If a system is linear, this means that when an input to a given system is scaled
by a value, the output of the system is scaled by the same amount.

In Figure 1(a) above, an input xx to the
linear system LL gives the output yy. If xx is scaled by a value αα
and passed through this same system, as in Figure 1(b), the output
will also be scaled by αα.

A linear system also obeys the principle of superposition. This
means that if two inputs are added together and passed through a linear system,
the output will be the sum of the individual inputs' outputs.

That is, if Figure 2 is true, then
Figure 3 is also true for a linear system. The scaling property mentioned
above still holds in conjunction with the superposition principle. Therefore,
if the inputs x and y are scaled by factors α and β, respectively, then the
sum of these scaled inputs will give the sum of the individual scaled outputs:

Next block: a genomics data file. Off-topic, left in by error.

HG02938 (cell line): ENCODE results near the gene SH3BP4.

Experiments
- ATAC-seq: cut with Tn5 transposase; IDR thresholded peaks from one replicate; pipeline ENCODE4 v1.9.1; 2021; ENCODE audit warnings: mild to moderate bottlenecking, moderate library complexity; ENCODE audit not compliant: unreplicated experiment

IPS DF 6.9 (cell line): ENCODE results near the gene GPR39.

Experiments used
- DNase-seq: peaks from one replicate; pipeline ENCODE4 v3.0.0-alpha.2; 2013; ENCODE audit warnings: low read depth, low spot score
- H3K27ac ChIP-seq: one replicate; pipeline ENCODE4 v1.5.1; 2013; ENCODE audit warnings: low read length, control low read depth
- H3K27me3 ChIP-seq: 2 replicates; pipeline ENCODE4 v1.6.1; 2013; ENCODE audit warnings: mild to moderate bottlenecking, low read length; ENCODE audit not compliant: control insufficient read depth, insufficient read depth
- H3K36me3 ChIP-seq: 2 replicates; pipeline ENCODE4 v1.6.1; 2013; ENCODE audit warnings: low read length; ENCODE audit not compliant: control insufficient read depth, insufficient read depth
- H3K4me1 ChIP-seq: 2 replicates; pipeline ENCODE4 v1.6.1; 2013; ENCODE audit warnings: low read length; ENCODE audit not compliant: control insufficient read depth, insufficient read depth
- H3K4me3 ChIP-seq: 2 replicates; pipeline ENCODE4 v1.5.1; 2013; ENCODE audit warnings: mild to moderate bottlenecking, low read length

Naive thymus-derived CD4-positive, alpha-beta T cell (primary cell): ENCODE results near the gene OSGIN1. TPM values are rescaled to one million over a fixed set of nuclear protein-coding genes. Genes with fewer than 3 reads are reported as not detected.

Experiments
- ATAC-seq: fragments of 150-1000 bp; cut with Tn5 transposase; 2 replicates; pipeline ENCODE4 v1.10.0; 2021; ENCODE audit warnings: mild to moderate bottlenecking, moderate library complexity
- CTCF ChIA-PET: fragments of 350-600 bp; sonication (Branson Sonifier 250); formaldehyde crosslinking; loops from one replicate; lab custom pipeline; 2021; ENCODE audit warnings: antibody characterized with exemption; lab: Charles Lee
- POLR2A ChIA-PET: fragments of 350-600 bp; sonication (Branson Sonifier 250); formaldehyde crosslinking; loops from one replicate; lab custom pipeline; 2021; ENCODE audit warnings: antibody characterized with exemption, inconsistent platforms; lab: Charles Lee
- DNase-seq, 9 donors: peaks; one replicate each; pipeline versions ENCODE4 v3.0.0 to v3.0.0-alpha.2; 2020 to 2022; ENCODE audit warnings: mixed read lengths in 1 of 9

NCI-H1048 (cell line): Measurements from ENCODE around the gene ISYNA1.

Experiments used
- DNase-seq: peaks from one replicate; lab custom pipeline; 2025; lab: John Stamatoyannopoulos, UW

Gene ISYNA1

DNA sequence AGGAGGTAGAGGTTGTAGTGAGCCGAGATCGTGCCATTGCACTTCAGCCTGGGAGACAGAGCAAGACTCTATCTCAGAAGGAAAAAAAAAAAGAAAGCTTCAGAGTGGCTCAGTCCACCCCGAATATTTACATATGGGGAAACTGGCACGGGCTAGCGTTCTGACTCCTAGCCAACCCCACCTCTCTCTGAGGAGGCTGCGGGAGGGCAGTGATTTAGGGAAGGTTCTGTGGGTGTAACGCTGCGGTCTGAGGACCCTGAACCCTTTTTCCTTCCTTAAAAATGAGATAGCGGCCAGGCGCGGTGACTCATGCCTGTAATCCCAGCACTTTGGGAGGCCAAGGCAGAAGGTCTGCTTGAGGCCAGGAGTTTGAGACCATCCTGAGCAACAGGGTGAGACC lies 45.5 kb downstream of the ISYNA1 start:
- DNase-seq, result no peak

Consider the system H1H1 in which

H
1
(
f
(
t
)
)
=
t
f
(
t
)
H
1
(
f
(
t
)
)
=
t
f
(
t
)

(1)for all signals ff.
Given any two signals f,gf,g and scalars a,ba,b

H
1
(
a
f
(
t
)
+
b
g
(
t
)
)
)
=
t
(
a
f
(
t
)
+
b
g
(
t
)
)
=
a
t
f
(
t
)
+
b
t
g
(
t
)
=
a
H
1
(
f
(
t
)
)
+
b
H
1
(
g
(
t
)
)
H
1
(
a
f
(
t
)
+
b
g
(
t
)
)
)
=
t
(
a
f
(
t
)
+
b
g
(
t
)
)
=
a
t
f
(
t
)
+
b
t
g
(
t
)
=
a
H
1
(
f
(
t
)
)
+
b
H
1
(
g
(
t
)
)

(2)for all real tt. Thus, H1H1 is a linear system.

Consider the system H2H2 in which

H
2
(
f
(
t
)
)
=
(
f
(
t
)
)
2
H
2
(
f
(
t
)
)
=
(
f
(
t
)
)
2

(3)for all signals ff.
Because

H
2
(
2
t
)
=
4
t
2
≠
2
t
2
=
2
H
2
(
t
)
H
2
(
2
t
)
=
4
t
2
≠
2
t
2
=
2
H
2
(
t
)

(4)for nonzero tt, H2H2 is not a linear system.

Comments:"My introduction to signal processing course at Rice University."